And in reviewing the "Guidelines for Bias-Free Writing by Marilyn Schwartz & the Task Force on Bias-Free Language," O'Row notes that Guidelines states, "Our aim is simply to encourage sensitivity to usages that may be imprecise, misleading & needlessly offensive."

We pause to admire the vigorous, sweeping title of the pencil-editing & pushing group, "The Task Force..." If you ask me, it simply radiates a muscular tone of unchallengeable authority.

Which doesn't quite square with their humble suggestion that they merely strive to provide "encouragement," because when I think of civilian "Task Forces," I associate the designation with outfits such as the IRS.

Maybe there's a footnote somewhere in the Guidelines that can resolve this discrepancy.

At any rate, PJO is stumped as to how, in accordance with Task Force rules, Schwartz can be correctly referred to. This really shouldn't take long, or pose difficulties, but you probably saw this coming down the pike a week ago:

"The principle author of the text, Ms. Schwartz - (I apologize)..." - PJO has unwittingly (yet, insensitively) violated Section 1.41, lines 4-5;

"The principle author of the text, Schwartz - (No, I'm afraid that won't do)..." This imprecise usage offputs, according to Section 1.41, lines 23-25;

"Mrs. or Miss Marilyn Schwartz (Gee, I'm sorry)..." - Ixnayed by Section 1.41, lines 1-2;

"Anyway, as I was saying, Ms. Schwartz - (Excuse me...)." Stepped in it again! "Ms." is a double no-no, a repeat offender - as stated in 1.41, Lines 7-9.

"So Marilyn - (Oops)..." - Needlessly offensive addresses are politely prohibited by Section 1.42, lines 1-3;

Oh, the hell with it.

"Nevertheless, the principle author - what's her face - "

But nothing in CEO matches the sustained comedic brilliance of O'Rourke's "Parliament of Whores" (1992) or "Eat The Rich" (1998) - or has the impact of his succinct & tragic masterpiece, "An Inquiry into the Nature of Good & Evil" (in his "Age & Guile Beat Youth, Innocence & A Bad Haircut" - an otherwise empathically NOT recommended "best of" clip book).

***

Similar questionable guidelines can be found in the astronomically expensive "New York Public Library's Guide to Style & Usage" (1994), purchased in a moment of misguided altruism at the time I was re-attending school at NYU in the 1990's.

Being a book primarily addressing the requirements of editing, I wasn't impressed with what was immediately seen at the bottom of page 7:

"Jargon may be appropriate in specialized or technical writing where it is."

That's it. The rest of the sentence doesn't exist. (Yes, it would be a complete sentence, & a perfectly good one, if the writer hadn't tacked on the flagrantly redundant "where it is.")

Perhaps the rest of the sentence continues on the next page? No. Page 8 commences with a related subject, "The Curveball, from Six Viewpoints."

Disregarding the spectre of a baseball player with six heads swinging at a curveball, what hit me was the impossibility of - having only edited the first seven pages of a manuscript - an editor (Andrea Sutcliffe, take a bow) failing to notice what is either an incomplete sentence or rank verbosity.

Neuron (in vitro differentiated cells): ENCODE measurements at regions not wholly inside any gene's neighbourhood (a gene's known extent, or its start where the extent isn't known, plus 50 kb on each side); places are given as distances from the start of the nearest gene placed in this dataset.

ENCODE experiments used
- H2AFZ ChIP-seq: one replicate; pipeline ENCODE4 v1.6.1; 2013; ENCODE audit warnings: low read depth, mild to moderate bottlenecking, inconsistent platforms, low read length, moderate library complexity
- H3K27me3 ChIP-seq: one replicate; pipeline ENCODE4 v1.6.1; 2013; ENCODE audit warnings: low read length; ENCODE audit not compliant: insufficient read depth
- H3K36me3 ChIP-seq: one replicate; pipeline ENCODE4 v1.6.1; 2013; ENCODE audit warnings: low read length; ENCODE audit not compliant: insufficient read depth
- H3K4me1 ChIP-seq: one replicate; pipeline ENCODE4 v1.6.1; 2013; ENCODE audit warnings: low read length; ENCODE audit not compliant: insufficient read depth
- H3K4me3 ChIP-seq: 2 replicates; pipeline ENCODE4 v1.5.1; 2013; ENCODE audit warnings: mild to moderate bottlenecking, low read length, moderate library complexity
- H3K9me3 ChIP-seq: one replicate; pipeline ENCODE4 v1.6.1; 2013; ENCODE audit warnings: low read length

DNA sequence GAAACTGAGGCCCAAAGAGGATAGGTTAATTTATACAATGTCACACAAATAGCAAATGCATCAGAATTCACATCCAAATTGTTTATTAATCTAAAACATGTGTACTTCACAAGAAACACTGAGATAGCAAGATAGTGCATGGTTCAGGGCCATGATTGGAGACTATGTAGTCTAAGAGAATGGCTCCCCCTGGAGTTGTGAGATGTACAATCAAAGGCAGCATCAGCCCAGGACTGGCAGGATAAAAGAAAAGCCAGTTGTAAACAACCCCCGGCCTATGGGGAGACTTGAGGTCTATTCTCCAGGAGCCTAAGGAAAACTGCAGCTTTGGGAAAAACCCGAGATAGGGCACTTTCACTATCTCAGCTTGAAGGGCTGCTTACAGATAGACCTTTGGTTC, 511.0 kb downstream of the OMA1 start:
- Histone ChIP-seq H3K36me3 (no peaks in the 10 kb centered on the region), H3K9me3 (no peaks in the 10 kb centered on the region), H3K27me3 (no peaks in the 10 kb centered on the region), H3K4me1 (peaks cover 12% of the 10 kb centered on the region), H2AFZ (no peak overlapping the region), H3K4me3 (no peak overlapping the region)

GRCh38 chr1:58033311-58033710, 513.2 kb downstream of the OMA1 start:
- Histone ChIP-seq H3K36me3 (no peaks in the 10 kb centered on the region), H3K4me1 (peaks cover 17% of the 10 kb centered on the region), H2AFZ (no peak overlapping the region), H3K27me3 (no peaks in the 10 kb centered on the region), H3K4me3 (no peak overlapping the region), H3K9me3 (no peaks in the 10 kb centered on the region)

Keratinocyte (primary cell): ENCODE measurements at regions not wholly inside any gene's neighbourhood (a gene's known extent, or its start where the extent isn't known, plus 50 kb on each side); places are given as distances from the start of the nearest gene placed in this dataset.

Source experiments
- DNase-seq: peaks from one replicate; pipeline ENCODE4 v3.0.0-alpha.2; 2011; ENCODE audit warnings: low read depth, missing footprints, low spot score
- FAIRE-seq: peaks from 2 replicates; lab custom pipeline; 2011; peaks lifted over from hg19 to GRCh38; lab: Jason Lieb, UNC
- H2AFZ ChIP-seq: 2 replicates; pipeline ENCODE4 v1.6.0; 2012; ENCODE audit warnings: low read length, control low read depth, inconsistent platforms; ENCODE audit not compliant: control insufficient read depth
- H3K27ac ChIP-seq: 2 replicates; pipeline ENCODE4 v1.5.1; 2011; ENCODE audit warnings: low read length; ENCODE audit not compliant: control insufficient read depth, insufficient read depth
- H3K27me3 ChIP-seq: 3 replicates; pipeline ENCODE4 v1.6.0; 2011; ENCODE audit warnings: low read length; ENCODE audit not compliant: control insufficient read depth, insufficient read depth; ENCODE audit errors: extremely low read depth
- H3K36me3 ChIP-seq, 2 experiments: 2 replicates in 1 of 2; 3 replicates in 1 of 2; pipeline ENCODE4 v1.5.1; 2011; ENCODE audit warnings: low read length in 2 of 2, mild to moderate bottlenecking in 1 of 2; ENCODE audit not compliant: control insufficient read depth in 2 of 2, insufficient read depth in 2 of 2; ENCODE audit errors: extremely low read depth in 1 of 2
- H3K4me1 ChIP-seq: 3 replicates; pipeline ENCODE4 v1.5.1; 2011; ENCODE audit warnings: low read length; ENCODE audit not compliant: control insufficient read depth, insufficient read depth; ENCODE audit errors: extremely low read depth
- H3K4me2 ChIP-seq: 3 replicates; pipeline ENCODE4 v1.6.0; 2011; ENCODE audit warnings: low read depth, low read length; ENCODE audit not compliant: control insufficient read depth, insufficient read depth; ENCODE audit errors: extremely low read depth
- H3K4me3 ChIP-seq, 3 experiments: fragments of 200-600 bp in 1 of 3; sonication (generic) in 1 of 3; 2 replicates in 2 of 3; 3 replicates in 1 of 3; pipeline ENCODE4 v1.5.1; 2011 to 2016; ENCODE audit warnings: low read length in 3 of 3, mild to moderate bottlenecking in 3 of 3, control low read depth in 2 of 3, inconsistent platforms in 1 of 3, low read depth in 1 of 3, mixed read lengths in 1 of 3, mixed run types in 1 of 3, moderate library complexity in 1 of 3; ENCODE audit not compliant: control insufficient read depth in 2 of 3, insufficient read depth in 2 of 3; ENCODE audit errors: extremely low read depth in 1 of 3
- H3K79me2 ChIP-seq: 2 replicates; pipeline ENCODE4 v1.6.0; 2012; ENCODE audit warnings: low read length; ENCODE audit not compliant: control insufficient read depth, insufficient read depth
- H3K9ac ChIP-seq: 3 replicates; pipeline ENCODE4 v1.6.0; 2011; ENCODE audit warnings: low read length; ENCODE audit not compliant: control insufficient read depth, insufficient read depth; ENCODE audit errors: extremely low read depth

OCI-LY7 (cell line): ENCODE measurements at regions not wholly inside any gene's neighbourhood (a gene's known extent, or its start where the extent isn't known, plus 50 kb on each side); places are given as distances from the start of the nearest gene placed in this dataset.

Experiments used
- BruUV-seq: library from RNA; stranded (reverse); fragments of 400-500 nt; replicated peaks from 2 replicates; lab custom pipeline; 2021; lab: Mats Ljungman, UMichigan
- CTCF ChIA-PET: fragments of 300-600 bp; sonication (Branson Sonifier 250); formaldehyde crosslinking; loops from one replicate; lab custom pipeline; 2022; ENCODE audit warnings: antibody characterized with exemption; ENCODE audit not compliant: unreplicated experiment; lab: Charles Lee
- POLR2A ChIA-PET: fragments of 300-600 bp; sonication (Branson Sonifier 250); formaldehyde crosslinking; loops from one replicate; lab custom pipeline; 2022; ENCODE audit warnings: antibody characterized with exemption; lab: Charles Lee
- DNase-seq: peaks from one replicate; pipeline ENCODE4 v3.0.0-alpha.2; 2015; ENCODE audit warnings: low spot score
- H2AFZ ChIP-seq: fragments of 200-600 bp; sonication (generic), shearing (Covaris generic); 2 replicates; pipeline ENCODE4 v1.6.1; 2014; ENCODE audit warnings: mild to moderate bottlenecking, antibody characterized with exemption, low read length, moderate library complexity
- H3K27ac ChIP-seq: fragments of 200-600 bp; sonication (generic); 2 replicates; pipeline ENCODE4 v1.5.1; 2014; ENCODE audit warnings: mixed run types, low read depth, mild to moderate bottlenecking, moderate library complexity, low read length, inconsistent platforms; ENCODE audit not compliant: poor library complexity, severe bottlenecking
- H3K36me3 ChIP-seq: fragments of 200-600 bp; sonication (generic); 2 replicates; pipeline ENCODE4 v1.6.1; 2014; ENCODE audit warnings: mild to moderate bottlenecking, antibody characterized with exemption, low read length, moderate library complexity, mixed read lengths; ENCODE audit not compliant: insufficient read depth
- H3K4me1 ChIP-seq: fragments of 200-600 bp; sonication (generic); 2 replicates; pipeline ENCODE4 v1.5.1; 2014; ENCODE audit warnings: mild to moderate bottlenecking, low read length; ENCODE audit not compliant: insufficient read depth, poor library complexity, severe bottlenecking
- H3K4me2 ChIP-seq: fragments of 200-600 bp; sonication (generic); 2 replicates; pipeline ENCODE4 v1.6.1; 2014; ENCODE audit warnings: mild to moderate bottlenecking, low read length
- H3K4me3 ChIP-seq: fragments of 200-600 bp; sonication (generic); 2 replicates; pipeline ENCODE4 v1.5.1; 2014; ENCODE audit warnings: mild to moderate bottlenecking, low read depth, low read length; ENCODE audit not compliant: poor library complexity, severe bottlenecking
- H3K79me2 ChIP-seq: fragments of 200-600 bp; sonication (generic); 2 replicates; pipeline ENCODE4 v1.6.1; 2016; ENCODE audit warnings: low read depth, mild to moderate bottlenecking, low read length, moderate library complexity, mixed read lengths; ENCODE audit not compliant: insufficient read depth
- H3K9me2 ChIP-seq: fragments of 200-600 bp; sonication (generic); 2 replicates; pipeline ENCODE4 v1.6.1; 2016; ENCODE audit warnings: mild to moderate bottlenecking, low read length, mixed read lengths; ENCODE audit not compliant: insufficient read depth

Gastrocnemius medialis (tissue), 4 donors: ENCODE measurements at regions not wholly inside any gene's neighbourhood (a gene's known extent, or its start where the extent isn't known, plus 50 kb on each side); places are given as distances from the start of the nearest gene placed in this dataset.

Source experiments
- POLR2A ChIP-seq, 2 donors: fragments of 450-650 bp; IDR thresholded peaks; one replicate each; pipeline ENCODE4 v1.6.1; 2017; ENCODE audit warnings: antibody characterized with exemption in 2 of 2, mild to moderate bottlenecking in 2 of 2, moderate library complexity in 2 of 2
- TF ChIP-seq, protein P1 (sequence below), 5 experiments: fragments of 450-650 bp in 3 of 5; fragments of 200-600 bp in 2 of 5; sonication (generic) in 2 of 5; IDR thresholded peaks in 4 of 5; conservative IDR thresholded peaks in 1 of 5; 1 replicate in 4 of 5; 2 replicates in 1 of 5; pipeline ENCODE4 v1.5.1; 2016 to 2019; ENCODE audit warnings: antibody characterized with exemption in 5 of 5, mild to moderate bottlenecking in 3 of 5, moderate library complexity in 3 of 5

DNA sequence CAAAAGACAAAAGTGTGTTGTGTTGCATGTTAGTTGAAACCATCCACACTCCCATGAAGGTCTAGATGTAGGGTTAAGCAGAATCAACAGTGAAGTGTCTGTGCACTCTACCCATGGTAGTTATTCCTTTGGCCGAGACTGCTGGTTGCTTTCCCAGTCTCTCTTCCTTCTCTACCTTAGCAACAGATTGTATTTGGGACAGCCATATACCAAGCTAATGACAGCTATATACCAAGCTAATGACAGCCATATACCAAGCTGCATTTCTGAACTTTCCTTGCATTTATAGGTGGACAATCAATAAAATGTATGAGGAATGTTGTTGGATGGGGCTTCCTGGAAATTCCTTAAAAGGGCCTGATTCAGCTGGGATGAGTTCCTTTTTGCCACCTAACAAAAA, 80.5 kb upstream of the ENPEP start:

But there it was - nowhere nearly as bad as, but definitely a reminder of an infamous 1980's New York Times Sunday Magazine front cover, with the first word of its text - "The" - misspelt (I so do regret that, at the time, getting that cover framed was beyond my means).

A decade later, I did change my tune about Style & Usage, at least to some extent, when I was struggling through Daniel Okrent's ridiculously verbose "Great Fortune" (2003).

S&U guided me to one reason why Okrent's promiscuous use of the phrase, "Not only... but also," was driving me nuts:

"Some writers not only get hooked on not only... but also but also overuse it, leading to a loss of effectiveness, as this sentence itself shows."

Not only do you alienate the reader, but you also alienate the reader.

Okrent isn't unique. NotOnlyButAlso Disease is just about everywhere.

(Andrea, may I tack on a "where it is," at the end of the above sentence?)

Caroline Moorehead, author of a recent, regrettable biographical mess, "Dancing to the Precipice" (2009), has never met a Not Only that she didn't But Also like.

Even one of my favorites - the tough, disciplined journalist & biographer Virginia Cowles - proved to be all too susceptible to the allure of this cheap narrative gimmick, in her "The Romanovs" (1971).

Hackers versed in the art of word & phrase reversal are encouraged to infiltrate computers worldwide, for the benefit of the following humanitarian mission:

"Also But Only Not" would look great in every book published for the next five or ten years.

*****

Less than 24 hours after this was posted, in the N.Y. Daily News:

"Joe Girardi did the uthinkable [sic]. Raul Ibanez did the highly unlikely."

--- The lead sentence in a sports article written by Mark Feinsand about Ibanez - a pinch-hitter for the N.Y. Yankees, batting for the benched scoundrel who had bankrupted the Texas Rangers baseball franchise merely by cashing his paychecks - hitting two homers in a playoff game (Yanks beat the Orioles, 3-2, on 10/10/12).
4.0 out of 5 stars Delivery Feb. 16 2014
By Linda Hales - Published on Amazon.com